Teelicht ovens, charcoal grills and radiant heaters – out of necessity, many households get creative when it comes to alternatives to conventional heating. There is great concern about rising energy prices and the next utility bill. Winter is approaching, fears are growing – and more and more curious “do it yourself” ideas are circulating, which are supposed to replace heaters. The changeover to winter time on October 30 also increases the uncertainty when it gets dark earlier in the evening.
But what do experts advise? Silvia Oestreicher, spokeswoman for the German Fire Brigade Association and has been with the voluntary fire brigade since she was twelve, emphasizes: “A tea light oven is definitely not suitable for heating the home.” You shouldn’t use a grill indoors either – because of the risk of fire, but also because of potential carbon monoxide poisoning. What many people take for granted, some see as a solution to their personal energy crisis. According to Oeststreicher, this is not just a trend, “because people are scared of their existence, which is understandable”. However, the debate about heating alternatives should not only be about heating and saving, but also about fire protection, health and safety.
“The best thing is still a permanently installed, existing heating option, i.e. really the heating. Even if it’s only at a low level so that the walls don’t cool down,” says Oeststreicher. “I know there are households that really cannot afford the extra cost of heating. However, my aim is to sensitize everyone to take a step back on the whole issue – to save a few degrees with a jumper or to use existing heating.”
In many cases, a heater would perform better purely in terms of efficiency than if, for example, “there is an electric fan in every room”. Even more important: “In almost all cases, existing heating means less risk and more security.” Many best sellers are obviously based on the principle of saving. But according to Oestreicher, this lure of the lowest price is a deception. “The bottom line is that you potentially have significantly higher costs because the devices have electrical defects, broken cables or simply have high consumption. That’s why the follow-up costs are often higher than what you wanted to save, and often more dangerous.” Many buyers do not inform themselves properly. “That’s why our urgent appeal is to look at tested quality and not to take the special offers from junk shops or the Internet.”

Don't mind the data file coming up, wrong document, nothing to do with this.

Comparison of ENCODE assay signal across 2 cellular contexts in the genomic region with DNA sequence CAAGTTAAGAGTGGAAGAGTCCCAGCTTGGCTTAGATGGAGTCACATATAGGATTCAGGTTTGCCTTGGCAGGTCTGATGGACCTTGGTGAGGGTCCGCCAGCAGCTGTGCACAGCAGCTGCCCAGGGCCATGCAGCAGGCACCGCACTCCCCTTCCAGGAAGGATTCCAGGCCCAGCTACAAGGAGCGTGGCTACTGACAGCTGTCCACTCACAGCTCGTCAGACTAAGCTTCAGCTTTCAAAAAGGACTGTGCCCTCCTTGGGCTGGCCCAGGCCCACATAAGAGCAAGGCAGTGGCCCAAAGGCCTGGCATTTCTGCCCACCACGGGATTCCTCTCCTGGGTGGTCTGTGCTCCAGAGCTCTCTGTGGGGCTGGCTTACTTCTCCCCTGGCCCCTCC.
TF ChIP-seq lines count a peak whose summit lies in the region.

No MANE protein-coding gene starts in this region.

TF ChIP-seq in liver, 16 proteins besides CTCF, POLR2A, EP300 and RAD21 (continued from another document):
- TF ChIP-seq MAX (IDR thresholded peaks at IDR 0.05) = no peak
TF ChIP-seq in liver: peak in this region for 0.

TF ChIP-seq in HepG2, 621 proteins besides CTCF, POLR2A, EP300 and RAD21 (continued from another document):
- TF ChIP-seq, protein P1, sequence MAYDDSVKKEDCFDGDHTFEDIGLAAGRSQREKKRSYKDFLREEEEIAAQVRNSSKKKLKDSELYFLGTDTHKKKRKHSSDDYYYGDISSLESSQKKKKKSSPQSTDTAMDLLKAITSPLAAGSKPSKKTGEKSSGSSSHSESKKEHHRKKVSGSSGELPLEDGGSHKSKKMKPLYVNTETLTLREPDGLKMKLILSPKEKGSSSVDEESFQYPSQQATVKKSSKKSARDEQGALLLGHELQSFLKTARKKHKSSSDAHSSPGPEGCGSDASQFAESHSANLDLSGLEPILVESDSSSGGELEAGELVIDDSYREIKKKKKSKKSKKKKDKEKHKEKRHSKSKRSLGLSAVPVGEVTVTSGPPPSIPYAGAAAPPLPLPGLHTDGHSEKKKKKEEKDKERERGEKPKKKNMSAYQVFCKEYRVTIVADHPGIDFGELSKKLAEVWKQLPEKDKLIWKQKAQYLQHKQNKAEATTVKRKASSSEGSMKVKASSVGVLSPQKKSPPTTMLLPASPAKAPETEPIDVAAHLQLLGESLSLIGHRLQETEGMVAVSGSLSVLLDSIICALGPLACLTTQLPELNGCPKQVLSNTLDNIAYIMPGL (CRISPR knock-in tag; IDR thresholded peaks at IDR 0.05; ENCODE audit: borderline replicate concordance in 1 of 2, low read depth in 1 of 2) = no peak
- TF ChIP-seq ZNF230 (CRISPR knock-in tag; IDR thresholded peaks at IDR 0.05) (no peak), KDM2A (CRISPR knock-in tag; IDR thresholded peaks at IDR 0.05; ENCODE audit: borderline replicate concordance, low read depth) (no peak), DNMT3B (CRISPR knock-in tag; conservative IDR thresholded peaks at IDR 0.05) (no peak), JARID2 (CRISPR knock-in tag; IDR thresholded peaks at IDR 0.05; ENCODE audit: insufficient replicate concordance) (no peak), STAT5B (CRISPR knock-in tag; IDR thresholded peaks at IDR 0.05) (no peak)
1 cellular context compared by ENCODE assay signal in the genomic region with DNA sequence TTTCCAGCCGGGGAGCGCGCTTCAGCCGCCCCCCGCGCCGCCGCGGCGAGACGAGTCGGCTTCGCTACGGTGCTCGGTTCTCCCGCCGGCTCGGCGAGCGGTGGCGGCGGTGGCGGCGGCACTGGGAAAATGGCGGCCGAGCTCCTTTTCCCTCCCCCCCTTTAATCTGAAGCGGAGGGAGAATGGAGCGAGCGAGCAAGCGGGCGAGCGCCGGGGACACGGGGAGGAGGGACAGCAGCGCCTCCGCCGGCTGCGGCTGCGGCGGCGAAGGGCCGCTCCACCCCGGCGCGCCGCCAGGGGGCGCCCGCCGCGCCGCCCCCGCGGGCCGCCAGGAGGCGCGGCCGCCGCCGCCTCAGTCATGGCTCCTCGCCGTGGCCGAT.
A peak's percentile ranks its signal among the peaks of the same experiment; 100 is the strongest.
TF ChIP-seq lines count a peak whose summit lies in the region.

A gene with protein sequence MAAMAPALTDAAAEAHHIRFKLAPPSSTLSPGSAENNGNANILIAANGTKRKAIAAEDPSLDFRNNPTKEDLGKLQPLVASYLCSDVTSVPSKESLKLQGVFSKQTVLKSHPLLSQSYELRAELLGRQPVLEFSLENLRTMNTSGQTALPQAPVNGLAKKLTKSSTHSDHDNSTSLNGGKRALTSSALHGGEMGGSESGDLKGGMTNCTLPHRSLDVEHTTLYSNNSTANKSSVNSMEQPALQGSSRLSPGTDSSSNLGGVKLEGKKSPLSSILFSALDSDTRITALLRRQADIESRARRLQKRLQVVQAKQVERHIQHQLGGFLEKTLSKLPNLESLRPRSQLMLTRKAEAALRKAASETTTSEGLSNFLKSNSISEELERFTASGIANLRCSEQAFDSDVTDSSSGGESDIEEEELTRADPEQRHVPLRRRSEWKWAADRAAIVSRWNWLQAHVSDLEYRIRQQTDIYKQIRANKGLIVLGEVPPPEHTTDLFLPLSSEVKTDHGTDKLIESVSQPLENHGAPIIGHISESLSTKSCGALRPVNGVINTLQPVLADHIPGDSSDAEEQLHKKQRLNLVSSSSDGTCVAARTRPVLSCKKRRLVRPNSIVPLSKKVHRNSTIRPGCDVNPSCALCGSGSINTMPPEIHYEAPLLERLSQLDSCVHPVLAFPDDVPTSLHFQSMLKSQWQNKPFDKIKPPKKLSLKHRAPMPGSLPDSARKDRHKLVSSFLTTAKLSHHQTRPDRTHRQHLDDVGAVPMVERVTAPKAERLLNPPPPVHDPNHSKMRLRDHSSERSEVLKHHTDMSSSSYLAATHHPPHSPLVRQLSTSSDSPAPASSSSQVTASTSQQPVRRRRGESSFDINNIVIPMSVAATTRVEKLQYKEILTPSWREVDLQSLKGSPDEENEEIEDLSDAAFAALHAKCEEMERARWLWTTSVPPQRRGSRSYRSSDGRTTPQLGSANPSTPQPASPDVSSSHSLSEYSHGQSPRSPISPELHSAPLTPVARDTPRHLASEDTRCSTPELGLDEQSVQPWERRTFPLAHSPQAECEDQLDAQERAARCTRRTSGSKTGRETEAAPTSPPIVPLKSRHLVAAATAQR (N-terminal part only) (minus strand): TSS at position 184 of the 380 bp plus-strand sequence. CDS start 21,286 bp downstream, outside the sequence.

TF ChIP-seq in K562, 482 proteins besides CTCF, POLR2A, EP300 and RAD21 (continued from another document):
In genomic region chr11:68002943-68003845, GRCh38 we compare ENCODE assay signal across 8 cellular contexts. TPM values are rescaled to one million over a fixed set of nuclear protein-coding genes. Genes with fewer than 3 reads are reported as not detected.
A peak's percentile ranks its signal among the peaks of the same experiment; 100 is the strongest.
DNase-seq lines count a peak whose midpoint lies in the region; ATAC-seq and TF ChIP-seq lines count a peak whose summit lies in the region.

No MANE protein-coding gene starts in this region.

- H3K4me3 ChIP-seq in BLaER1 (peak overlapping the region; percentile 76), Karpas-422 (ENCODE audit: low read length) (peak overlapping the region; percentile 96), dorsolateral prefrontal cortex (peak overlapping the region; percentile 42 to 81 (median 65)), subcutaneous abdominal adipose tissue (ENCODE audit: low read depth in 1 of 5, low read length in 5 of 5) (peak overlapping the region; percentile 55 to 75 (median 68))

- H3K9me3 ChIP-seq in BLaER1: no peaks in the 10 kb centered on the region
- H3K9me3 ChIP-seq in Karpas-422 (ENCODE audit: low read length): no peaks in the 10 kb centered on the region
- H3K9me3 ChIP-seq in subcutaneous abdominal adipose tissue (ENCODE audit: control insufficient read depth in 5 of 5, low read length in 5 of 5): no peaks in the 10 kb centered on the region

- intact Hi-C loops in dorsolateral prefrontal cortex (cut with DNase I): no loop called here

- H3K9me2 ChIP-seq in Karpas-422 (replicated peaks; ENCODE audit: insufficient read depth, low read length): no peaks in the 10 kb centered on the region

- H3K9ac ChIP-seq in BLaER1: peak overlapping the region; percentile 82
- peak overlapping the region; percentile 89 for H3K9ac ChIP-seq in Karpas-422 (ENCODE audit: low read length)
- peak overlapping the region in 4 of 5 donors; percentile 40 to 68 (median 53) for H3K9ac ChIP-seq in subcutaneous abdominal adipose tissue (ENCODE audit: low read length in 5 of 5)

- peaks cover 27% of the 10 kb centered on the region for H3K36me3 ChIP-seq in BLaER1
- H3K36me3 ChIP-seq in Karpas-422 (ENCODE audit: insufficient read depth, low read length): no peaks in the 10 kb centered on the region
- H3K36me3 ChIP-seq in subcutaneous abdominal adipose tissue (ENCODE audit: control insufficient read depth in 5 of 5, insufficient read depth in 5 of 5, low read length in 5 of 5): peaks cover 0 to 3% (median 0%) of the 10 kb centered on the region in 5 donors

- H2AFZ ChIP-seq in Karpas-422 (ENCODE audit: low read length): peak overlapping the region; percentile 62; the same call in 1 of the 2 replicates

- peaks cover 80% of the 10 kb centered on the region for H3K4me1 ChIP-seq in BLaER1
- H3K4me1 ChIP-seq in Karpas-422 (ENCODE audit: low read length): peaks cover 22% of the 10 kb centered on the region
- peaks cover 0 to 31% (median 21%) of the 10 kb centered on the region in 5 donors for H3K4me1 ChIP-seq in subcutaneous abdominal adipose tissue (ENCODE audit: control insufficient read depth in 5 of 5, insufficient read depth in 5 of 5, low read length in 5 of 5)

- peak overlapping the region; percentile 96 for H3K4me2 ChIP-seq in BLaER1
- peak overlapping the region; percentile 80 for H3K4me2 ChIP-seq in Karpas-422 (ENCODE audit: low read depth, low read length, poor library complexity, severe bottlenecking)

The fire brigade association advises “paying attention to your own safety and the safety of other people”. Many people also no longer have the necessary knowledge to deal with alternative energy sources such as stoves, “especially not in the event of a fire”.
What many people forget is that not all heating media are created equal. Energy sources have their own characteristics in terms of operation and fire hazards. Tea light ovens can lead to wax fires that cannot be extinguished with water. The filling of ethanol fireplaces, on the other hand, has nothing to do with conventional fireplaces that are fired with wood. Firewood and pellets are already sold out in many hardware stores. But caution is also required here. “Firing points that have not been used for a long time should not simply be put into operation,” says Oeststreicher. “You should always have a chimney sweep take a closer look first.” Even old wood can become a health hazard.
Oeststreicher’s recommendations for preparing for the winter are relatively simple, apart from permanently installed heating equipment: thick sweaters, thick socks – and “at least turn the heating on to the snowflake”. Fire brigades in Germany are aware of the increased risk of fire, “and are of course available 24 hours a day, seven days a week to help others. But the best effort for us is still the effort that is not even necessary.”